One trigger for the Ilatov initiative is obvious. In March 2016, a Palestinian attacker who was lying wounded and immobilised on the ground was shot dead at point-blank range by an IDF soldier, Elor Azaria. The shooting was caught on video and posted on social media by the Israeli human rights organisation, B’Tselem. As a result, Azaria was arrested, convicted of manslaughter and served nine months of an 18-month sentence before being released last month.

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World Politics


Wage rise of 3.5% for Australia’s lowest paid workers – video

Source: Fair Work Commission

The president of the Fair Work Commission, Justice Iain Ross, has announced the new national minimum wage will increase by 3.5% to $719.20 a week, or $18.93 per hour. It amounts to an increase of $24.30 a week. The increase is still well below the 7.2% that unions called for, but above the inflation rate of 1.9%

United States

Trump lawyers to Mueller: Trump cannot be forced to testify – report

Private letter published by the New York Times also asserts the president’s absolute authority over all federal investigations

The special counsel Robert Mueller in Washington.

The special counsel Robert Mueller in Washington. Photograph: Yuri Gripas/Reuters

Donald Trump’s lawyers sent a private 20-page letter to the special counsel Robert Mueller to assert that he cannot be forced to testify in the investigation into Russian meddling in the 2016 election, according to a report.

They also argue that Trump could not have committed obstruction because he has absolute authority over all federal investigations.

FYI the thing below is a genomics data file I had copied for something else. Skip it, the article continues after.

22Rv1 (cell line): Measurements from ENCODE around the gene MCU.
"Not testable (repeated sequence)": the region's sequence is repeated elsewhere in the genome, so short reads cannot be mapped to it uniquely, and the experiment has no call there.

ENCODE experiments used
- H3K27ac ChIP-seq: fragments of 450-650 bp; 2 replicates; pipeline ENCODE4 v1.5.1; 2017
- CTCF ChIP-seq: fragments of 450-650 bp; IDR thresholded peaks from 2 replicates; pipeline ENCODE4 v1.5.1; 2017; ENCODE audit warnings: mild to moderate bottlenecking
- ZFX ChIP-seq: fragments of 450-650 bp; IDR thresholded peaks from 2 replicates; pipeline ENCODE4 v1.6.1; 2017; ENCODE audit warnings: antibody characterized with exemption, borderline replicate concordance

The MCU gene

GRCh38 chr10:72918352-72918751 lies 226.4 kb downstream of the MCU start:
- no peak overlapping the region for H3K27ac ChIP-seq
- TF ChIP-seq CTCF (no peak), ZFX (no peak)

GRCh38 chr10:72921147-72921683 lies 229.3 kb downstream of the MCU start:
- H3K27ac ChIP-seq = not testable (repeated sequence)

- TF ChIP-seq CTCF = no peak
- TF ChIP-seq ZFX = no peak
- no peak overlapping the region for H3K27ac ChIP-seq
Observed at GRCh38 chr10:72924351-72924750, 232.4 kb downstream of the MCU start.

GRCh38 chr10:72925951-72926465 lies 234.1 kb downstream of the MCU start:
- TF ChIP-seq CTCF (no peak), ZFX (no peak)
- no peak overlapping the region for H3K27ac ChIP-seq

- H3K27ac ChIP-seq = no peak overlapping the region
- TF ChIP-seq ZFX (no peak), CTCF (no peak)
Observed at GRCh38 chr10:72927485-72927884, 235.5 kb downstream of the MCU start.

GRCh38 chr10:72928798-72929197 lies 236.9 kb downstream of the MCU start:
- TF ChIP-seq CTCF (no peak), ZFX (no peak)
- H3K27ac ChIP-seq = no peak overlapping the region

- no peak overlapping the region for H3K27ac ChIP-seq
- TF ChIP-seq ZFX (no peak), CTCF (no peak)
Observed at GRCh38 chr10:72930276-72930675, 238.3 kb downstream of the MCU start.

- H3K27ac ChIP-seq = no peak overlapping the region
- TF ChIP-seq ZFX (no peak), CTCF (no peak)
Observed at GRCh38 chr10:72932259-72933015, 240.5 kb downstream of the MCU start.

The existence of the letter sent in January was reported on Saturday by the New York Times, which posted a copy of the memo online.

The memo is an assertion of presidential power and another front on which Trump’s lawyers have argued that he cannot be subpoenaed.

In the letter, the legal team argues that a charge of illegal obstruction is moot because the US constitution empowers the president to, “if he wished, terminate the inquiry, or even exercise his power to pardon”.

In the letter, according to the New York Times, the president’s legal team write: “It is our understanding that the reason behind the request for the interview is to allow the special counsel’s office to complete its report.

“After reviewing the list of topics you presented, it is abundantly clear … that all of the answers to your inquiries are contained in the exhibits and testimony that have already been voluntarily provided to you …. all of which clearly show that there was no collusion with Russia, and that no FBI investigation was or even could have been obstructed.

“It remains our position that the president’s actions here, by virtue of his position as the chief law enforcement officer, could neither constitutionally nor legally constitute obstruction because that would amount to him obstructing himself, and that he could, if he wished, terminate the inquiry, or even exercise his power to pardon if he so desired.”

The memo goes on to say that the investigation has had the cooperation and backing of the president and White House despite it remaining a “burden” on him and the administration.

Trump has called the investigation a “witch-hunt” and on twitter on Saturday continued his attacks on the special counsel investigation.